More than two weeks have passed since the player strike at PokerStars when approximately 2,500 players sat out for three days to protest the site’s upcoming changes to its loyalty program.
Cash game player traffic stood at 14,500 when the strike began on December 1. As of this writing, the seven-day player average at the ring game tables is 17,000, according to PokerScout.com. That’s a 17.2% increase.
PokerStars announced a revamp of the VIP program – reduced rewards for high stakes and high volume players – on November 1. When the “Comprehensive Plan for Enhanced PokerStars Experience” was introduced on the PokerStars Blog that day, player traffic averaged 15,000 cash game players. It dropped down to 14,500 ten days later, where it stood until the player strike took effect at the beginning of this month.
Promo Trumps Strike
The strike dates of Dec. 1-3, as most may be aware, turned out to be not the best possible time for players to wage a protest. It marked the start of PokerStars Christmas Calendar promotion, a $2 million giveaway consisting of a fresh surprise behind a calendar door every day leading all the way up to the 25th.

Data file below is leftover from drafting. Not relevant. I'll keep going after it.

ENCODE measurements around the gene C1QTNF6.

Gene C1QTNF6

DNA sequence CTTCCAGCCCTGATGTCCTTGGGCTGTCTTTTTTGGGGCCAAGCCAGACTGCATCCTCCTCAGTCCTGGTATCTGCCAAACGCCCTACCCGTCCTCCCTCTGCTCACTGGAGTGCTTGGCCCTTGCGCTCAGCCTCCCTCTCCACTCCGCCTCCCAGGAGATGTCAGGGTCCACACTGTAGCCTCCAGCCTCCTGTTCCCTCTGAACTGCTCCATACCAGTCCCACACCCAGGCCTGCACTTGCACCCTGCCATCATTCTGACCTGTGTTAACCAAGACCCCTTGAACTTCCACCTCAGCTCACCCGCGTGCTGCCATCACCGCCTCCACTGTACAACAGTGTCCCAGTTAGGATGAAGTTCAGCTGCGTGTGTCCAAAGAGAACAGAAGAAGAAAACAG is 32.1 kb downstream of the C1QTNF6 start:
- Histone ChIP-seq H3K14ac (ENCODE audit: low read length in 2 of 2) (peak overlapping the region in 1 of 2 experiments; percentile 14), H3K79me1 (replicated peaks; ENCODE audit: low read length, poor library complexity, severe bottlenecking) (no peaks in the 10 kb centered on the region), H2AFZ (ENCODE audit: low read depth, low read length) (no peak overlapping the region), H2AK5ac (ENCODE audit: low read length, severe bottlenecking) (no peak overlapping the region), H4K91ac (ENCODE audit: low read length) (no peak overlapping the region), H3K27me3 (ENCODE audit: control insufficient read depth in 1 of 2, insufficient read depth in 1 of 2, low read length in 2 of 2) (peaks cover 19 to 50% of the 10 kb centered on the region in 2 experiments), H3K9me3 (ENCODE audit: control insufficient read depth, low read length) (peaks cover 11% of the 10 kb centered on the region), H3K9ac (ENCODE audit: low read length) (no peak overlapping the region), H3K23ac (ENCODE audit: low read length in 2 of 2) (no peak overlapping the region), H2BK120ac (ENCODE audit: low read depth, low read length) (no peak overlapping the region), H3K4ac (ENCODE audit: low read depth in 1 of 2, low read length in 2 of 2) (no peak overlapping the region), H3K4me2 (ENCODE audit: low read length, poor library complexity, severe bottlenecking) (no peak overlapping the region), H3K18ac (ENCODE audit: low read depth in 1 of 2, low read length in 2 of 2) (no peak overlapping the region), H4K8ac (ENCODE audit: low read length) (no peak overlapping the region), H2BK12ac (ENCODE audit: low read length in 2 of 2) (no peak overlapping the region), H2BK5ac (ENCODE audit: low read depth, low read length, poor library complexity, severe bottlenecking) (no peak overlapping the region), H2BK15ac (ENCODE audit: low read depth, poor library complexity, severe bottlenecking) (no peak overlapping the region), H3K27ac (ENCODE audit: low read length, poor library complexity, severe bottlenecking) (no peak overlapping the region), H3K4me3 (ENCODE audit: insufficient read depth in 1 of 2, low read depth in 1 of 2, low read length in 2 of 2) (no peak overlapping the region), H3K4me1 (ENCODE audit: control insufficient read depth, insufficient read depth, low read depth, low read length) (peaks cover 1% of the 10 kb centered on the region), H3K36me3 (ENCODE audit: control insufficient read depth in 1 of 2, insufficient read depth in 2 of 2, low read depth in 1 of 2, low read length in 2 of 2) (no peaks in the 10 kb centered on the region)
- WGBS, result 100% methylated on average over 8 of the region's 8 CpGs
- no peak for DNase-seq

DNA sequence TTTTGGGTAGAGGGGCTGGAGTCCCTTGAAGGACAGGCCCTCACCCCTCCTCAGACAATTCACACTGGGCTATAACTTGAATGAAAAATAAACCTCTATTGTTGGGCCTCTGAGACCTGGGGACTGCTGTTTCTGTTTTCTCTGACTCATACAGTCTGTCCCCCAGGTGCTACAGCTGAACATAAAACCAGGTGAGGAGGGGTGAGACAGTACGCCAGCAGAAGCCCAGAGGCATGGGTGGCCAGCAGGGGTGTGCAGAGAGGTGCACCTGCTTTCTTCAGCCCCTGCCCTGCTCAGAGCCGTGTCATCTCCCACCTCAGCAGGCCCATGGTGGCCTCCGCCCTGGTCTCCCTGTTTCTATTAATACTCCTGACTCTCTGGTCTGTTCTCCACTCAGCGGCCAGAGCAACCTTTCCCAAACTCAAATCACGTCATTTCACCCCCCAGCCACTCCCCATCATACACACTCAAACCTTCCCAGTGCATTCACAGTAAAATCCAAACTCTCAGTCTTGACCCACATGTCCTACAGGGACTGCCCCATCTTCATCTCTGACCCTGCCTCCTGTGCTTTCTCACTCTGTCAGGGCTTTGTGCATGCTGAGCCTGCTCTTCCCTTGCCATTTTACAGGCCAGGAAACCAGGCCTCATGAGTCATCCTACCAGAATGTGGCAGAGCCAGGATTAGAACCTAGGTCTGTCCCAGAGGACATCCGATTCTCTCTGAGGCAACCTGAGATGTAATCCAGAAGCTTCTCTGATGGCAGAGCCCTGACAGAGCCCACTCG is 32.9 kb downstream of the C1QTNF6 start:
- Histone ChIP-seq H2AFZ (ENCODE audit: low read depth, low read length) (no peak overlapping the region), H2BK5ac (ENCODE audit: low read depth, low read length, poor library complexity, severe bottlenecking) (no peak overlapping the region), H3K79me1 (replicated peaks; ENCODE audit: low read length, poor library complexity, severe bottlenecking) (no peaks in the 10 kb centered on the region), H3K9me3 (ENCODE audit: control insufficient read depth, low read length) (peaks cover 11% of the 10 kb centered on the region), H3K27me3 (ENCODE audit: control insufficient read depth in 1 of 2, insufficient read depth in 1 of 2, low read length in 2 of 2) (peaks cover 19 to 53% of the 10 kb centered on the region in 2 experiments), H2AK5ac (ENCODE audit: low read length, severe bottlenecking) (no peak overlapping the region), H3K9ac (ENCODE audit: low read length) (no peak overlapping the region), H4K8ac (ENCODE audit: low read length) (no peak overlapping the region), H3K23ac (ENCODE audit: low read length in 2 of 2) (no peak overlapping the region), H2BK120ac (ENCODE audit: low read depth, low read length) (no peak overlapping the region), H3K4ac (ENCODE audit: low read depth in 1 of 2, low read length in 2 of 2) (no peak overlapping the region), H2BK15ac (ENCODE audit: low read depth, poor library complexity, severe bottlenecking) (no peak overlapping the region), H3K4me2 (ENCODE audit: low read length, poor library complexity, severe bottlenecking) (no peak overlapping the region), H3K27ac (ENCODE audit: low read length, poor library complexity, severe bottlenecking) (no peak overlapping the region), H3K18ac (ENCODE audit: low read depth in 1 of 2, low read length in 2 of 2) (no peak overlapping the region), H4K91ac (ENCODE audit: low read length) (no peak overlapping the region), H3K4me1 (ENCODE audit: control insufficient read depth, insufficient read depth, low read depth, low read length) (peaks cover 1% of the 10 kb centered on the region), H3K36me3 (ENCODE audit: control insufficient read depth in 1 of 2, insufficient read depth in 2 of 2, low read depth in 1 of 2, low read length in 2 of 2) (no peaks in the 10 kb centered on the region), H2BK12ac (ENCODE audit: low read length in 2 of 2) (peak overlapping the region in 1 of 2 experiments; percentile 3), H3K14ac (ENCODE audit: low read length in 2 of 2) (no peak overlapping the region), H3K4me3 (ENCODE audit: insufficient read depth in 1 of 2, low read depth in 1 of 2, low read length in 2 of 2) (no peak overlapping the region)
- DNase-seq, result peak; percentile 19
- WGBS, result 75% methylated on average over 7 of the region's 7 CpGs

It is that promotion that has likely caused an increase in player traffic at the world’s top poker site. An increase, by the way, that puts PokerStars still 1,500 players shy of its average of 19,000 cash game players when 2015 began.
High volume grinders hoping to open up a calendar door one day during the promo and find their poker offer to be a reinstatement of the original Supernova and Supernova Elite rewards are out of luck. There will be no such surprise this Christmas season. As it stands now, the reduced rewards and VIP changes as announced on Nov. 1 will remain.
One Defection So Far
Anyone who has been following the situation at PokerStars knows that many of the site’s high volume grinders continue to be peeved at how the changes came about and the lack of communication between site reps and loyal players. The dispute has prompted at least one member of PokerStars Team Pro Online to choose not to sign another sponsorship contract. Alex ‘Kanu7’ Millar announced that he is no longer representing PokerStars.
“I have not been impressed with the direction of the site since Amaya took over,” Millar told Cardplayer. “I was actually already questioning my affiliation with the site before the [VIP] changes came out. Then the changes were worse than I could possibly have guessed, so it became very unlikely that I would stay.”
Millar is not alone in his feelings about PokerStars in the Amaya era. Many players share the same sentiment. But it has not affected cash game player traffic as of yet – and the December promo has caused players to flock to the tables. Let’s see what happens when 2016 arrives.